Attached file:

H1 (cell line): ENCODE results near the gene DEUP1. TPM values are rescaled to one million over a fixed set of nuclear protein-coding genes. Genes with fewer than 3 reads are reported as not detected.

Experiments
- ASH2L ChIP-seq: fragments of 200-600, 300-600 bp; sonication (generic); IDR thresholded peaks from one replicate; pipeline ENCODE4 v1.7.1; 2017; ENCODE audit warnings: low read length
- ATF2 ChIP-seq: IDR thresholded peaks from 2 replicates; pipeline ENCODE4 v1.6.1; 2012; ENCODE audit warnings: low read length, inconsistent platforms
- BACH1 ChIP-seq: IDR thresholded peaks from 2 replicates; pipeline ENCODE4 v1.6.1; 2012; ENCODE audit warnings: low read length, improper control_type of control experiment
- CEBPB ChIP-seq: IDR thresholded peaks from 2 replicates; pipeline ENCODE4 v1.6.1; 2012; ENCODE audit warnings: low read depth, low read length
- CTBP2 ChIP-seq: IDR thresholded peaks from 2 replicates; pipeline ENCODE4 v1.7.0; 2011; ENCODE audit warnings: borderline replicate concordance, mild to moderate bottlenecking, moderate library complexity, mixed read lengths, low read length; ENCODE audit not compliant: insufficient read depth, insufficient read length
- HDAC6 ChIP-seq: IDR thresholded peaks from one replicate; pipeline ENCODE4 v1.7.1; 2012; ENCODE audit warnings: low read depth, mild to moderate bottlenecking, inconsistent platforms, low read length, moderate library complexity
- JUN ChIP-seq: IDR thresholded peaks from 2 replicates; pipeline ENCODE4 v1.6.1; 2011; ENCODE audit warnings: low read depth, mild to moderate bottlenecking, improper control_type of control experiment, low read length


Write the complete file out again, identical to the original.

H1 (cell line): ENCODE results near the gene DEUP1. TPM values are rescaled to one million over a fixed set of nuclear protein-coding genes. Genes with fewer than 3 reads are reported as not detected.

Experiments
- ASH2L ChIP-seq: fragments of 200-600, 300-600 bp; sonication (generic); IDR thresholded peaks from one replicate; pipeline ENCODE4 v1.7.1; 2017; ENCODE audit warnings: low read length
- ATF2 ChIP-seq: IDR thresholded peaks from 2 replicates; pipeline ENCODE4 v1.6.1; 2012; ENCODE audit warnings: low read length, inconsistent platforms
- BACH1 ChIP-seq: IDR thresholded peaks from 2 replicates; pipeline ENCODE4 v1.6.1; 2012; ENCODE audit warnings: low read length, improper control_type of control experiment
- CEBPB ChIP-seq: IDR thresholded peaks from 2 replicates; pipeline ENCODE4 v1.6.1; 2012; ENCODE audit warnings: low read depth, low read length
- CTBP2 ChIP-seq: IDR thresholded peaks from 2 replicates; pipeline ENCODE4 v1.7.0; 2011; ENCODE audit warnings: borderline replicate concordance, mild to moderate bottlenecking, moderate library complexity, mixed read lengths, low read length; ENCODE audit not compliant: insufficient read depth, insufficient read length
- HDAC6 ChIP-seq: IDR thresholded peaks from one replicate; pipeline ENCODE4 v1.7.1; 2012; ENCODE audit warnings: low read depth, mild to moderate bottlenecking, inconsistent platforms, low read length, moderate library complexity
- JUN ChIP-seq: IDR thresholded peaks from 2 replicates; pipeline ENCODE4 v1.6.1; 2011; ENCODE audit warnings: low read depth, mild to moderate bottlenecking, improper control_type of control experiment, low read length